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Track by Track: 5 Books to Read after Listening to Halsey’s Manic album

by  | April 9
Book on table with coffee

In Get Literary’s brand-new blog series Track by Track, we’ll be doing deep dives into buzzworthy music albums and pairing our favorite tracks with books that have the same vibe. Halsey’s brilliant album Manic seemed like the perfect place to start, and we hope you’ll agree. For an enhanced reading experience, we recommend playing the whole album while you read each of these five books…


I’ve been a fan of the biracial, bisexual goddess known to her fans as Halsey (and to her family as Ashley) ever since I heard her first album. Earlier this year (yes, it’s still 2020 somehow), Halsey released one of the music industry’s most anticipated albums, her third studio release, titled Manic. From the moment it was announced, fans knew they would be treated to Halsey’s most personal and painful album yet, as she described it as the first album she’s written as herself—Ashley Frangipane.

When Manic dropped, Halsey took to Twitter to implore her fans to listen to this album in particular from top to bottom, front to back—the way you would a story. It feels especially appropriate to do this now, in a time when we’re leaning harder into stories to bring us joy and, frankly, even a distraction. As I relistened to Manic for what felt like the millionth time, I thought, what better way to honor Halsey’s story album than to pair some of the tracks with books that share similar themes. Ultimately, Manic is a story about pain. But it’s also one that shows how that pain and self-loathing and revenge can be remade into strength. Take a listen to Manic, and then check out these 5 reads!

Update: Halsey has announced her first book! I Would Leave Me If I Could, a poetry collection publishing on November 10, 2020, will feature “never-before-seen poetry of longing, love, and the nuances of bipolar disorder.” Since this would make another excellent companion to her music, we’ve added the book to the list below.

Queenie

Queenie

by Candice Carty-Williams

Track 3: Graveyard 

Track 4: You should be sad

“Graveyard” opens with a lament of how crazy it is when the thing you want most is the thing that continues to hurt you. That no matter how hard you try, you can’t seem to get out from underneath it. This makes its transition to “You should be sad” all the more powerful, because with a slight country twist, this subsequent track examines the escape from an abusive (be it physical or emotional) situation to finally feeling a sense of relief at saying goodbye to the grave life you could have had.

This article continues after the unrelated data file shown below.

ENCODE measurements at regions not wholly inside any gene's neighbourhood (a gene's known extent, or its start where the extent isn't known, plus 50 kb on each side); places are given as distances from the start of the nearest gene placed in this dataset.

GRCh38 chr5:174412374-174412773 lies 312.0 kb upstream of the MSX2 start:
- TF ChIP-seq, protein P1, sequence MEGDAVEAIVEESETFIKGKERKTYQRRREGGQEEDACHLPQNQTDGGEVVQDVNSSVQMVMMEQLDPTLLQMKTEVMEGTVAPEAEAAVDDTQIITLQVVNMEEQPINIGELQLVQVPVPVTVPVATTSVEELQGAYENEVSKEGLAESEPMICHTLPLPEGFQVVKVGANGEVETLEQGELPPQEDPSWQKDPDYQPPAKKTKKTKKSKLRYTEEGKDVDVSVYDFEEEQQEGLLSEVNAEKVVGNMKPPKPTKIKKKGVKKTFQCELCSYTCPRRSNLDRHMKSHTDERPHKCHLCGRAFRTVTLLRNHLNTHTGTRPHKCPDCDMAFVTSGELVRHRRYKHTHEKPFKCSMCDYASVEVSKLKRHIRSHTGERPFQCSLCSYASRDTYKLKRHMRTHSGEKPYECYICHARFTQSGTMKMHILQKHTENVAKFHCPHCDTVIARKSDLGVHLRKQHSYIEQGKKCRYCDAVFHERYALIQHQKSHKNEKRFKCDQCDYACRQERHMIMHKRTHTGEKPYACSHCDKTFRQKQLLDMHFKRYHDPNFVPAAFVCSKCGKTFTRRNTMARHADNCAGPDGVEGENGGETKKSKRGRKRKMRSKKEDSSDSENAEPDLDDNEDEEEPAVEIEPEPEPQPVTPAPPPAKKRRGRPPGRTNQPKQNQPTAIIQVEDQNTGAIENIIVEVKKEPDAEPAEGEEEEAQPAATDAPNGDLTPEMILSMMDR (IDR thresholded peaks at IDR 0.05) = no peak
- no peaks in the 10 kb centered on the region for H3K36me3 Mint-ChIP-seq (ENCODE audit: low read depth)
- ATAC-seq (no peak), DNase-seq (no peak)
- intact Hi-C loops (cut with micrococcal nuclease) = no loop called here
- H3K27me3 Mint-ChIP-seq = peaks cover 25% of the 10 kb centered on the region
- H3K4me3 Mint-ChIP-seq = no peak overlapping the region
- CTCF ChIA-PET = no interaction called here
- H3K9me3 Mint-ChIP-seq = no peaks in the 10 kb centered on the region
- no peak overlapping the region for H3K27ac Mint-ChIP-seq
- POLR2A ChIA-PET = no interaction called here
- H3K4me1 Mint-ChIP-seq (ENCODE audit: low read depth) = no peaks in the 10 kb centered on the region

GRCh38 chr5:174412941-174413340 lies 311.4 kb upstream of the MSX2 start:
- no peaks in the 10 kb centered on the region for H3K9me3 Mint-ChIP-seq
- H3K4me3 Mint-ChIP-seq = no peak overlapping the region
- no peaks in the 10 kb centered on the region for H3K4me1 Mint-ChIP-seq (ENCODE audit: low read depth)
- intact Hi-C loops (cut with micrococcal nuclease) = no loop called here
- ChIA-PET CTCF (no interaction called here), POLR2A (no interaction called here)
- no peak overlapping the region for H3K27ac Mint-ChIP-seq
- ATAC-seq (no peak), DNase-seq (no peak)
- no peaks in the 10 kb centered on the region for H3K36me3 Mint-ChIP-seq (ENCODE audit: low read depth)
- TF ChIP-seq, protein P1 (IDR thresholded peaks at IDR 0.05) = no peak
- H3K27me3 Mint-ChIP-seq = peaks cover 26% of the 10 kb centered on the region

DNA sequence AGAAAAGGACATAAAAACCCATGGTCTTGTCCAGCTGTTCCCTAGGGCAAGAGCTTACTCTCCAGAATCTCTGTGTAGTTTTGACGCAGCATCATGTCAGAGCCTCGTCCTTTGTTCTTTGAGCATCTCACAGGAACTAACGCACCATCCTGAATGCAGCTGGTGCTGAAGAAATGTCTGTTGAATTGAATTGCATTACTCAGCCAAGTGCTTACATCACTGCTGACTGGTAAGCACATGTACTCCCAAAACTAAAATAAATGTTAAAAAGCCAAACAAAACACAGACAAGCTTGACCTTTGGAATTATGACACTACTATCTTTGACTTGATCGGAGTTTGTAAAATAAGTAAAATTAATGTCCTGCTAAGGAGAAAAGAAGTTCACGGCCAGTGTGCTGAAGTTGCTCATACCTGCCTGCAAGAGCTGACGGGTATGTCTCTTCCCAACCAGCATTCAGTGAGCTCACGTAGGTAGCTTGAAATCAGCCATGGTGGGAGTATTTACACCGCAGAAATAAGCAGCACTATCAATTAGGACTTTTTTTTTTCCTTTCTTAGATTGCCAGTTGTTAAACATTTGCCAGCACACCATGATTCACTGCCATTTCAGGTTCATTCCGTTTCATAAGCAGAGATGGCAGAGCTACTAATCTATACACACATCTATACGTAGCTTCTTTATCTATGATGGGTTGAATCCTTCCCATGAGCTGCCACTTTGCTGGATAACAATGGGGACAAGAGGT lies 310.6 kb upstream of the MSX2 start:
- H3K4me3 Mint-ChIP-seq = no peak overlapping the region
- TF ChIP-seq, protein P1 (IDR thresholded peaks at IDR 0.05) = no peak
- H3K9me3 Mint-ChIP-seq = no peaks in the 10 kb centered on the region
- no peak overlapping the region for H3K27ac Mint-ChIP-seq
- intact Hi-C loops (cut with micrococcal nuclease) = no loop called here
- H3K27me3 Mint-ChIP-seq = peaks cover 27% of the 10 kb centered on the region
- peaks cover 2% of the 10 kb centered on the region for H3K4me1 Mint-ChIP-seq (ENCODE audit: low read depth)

In Queenie, Candice Carty-Williams introduces us to the titular character—a 25-year-old Jamaican British woman who has just broken up with her white boyfriend—who is struggling with anxiety, depression, self-loathing, and a traditional family that doesn’t see the value in therapy. We learn through flashbacks that Queenie and Thomas’s relationship was tumultuous to say the least, and Queenie experiences anxiety and other mental health conditions after their breakup, leading her down a self-destructive path. Both the novel and the two comparative songs explore the messiness of falling apart and the strength it takes to put yourself back together.

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It's Not Okay

It's Not Okay

by Andi Dorfman

Track 5: Forever…(is a long time)

Track 10: Finally // beautiful stranger

It’s a tale as old as time: girl meets partner, girl falls in love, girl self-sabotages relationship, girl repeats pattern until finally feeling safe enough to trust in her happiness. Or wait. It’s: girl meets partner on reality show, girl falls in love and gets engaged on said show, girl and partner have a very public divorce, girl finds happiness in trusting and loving herself.

Okay, so the story details are a bit different, but the thematic similarities between Andi Dorfman’s It’s Not Okay and Halsey’s “Forever…(is a long time)” and “Finally // beautiful stranger” are surprisingly in line with each other. Andi Dorfman’s fame came from her stints on The Bachelor and The Bachelorette, and in It’s Not Okay, she gives us a look into what really happens when you fall in love on TV. She details her engagement and breakup, and she also gives advice to readers that she would have never been able to give had she not looked inward and started loving herself.